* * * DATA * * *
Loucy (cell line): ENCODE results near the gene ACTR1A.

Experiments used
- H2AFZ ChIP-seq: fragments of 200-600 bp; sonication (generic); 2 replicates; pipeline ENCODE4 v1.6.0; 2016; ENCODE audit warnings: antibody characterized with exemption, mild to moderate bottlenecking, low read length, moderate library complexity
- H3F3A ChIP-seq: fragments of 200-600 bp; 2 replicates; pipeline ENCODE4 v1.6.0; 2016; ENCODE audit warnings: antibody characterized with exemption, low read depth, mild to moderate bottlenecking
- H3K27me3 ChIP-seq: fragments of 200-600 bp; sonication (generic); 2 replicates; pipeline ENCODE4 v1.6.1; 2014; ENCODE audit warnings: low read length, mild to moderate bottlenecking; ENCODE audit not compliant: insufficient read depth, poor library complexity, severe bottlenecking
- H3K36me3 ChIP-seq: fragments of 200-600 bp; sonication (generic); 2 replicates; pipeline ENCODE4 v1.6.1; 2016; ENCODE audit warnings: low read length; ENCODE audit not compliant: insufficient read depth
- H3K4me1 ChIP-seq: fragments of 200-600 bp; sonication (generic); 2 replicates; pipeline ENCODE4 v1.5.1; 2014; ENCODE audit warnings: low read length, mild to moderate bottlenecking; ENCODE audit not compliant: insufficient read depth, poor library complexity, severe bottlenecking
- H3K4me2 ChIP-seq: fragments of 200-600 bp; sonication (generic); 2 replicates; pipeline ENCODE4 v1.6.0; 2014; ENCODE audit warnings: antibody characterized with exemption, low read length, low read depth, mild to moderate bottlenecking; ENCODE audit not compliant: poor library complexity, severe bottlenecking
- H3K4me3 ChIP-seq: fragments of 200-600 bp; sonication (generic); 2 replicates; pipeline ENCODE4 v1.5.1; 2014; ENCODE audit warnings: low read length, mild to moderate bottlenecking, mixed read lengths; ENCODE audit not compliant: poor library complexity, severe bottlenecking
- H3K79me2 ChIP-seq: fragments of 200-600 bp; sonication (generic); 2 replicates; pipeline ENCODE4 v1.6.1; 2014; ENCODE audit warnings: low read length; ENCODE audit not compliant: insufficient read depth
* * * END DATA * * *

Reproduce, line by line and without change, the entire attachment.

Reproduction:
Loucy (cell line): ENCODE results near the gene ACTR1A.

Experiments used
- H2AFZ ChIP-seq: fragments of 200-600 bp; sonication (generic); 2 replicates; pipeline ENCODE4 v1.6.0; 2016; ENCODE audit warnings: antibody characterized with exemption, mild to moderate bottlenecking, low read length, moderate library complexity
- H3F3A ChIP-seq: fragments of 200-600 bp; 2 replicates; pipeline ENCODE4 v1.6.0; 2016; ENCODE audit warnings: antibody characterized with exemption, low read depth, mild to moderate bottlenecking
- H3K27me3 ChIP-seq: fragments of 200-600 bp; sonication (generic); 2 replicates; pipeline ENCODE4 v1.6.1; 2014; ENCODE audit warnings: low read length, mild to moderate bottlenecking; ENCODE audit not compliant: insufficient read depth, poor library complexity, severe bottlenecking
- H3K36me3 ChIP-seq: fragments of 200-600 bp; sonication (generic); 2 replicates; pipeline ENCODE4 v1.6.1; 2016; ENCODE audit warnings: low read length; ENCODE audit not compliant: insufficient read depth
- H3K4me1 ChIP-seq: fragments of 200-600 bp; sonication (generic); 2 replicates; pipeline ENCODE4 v1.5.1; 2014; ENCODE audit warnings: low read length, mild to moderate bottlenecking; ENCODE audit not compliant: insufficient read depth, poor library complexity, severe bottlenecking
- H3K4me2 ChIP-seq: fragments of 200-600 bp; sonication (generic); 2 replicates; pipeline ENCODE4 v1.6.0; 2014; ENCODE audit warnings: antibody characterized with exemption, low read length, low read depth, mild to moderate bottlenecking; ENCODE audit not compliant: poor library complexity, severe bottlenecking
- H3K4me3 ChIP-seq: fragments of 200-600 bp; sonication (generic); 2 replicates; pipeline ENCODE4 v1.5.1; 2014; ENCODE audit warnings: low read length, mild to moderate bottlenecking, mixed read lengths; ENCODE audit not compliant: poor library complexity, severe bottlenecking
- H3K79me2 ChIP-seq: fragments of 200-600 bp; sonication (generic); 2 replicates; pipeline ENCODE4 v1.6.1; 2014; ENCODE audit warnings: low read length; ENCODE audit not compliant: insufficient read depth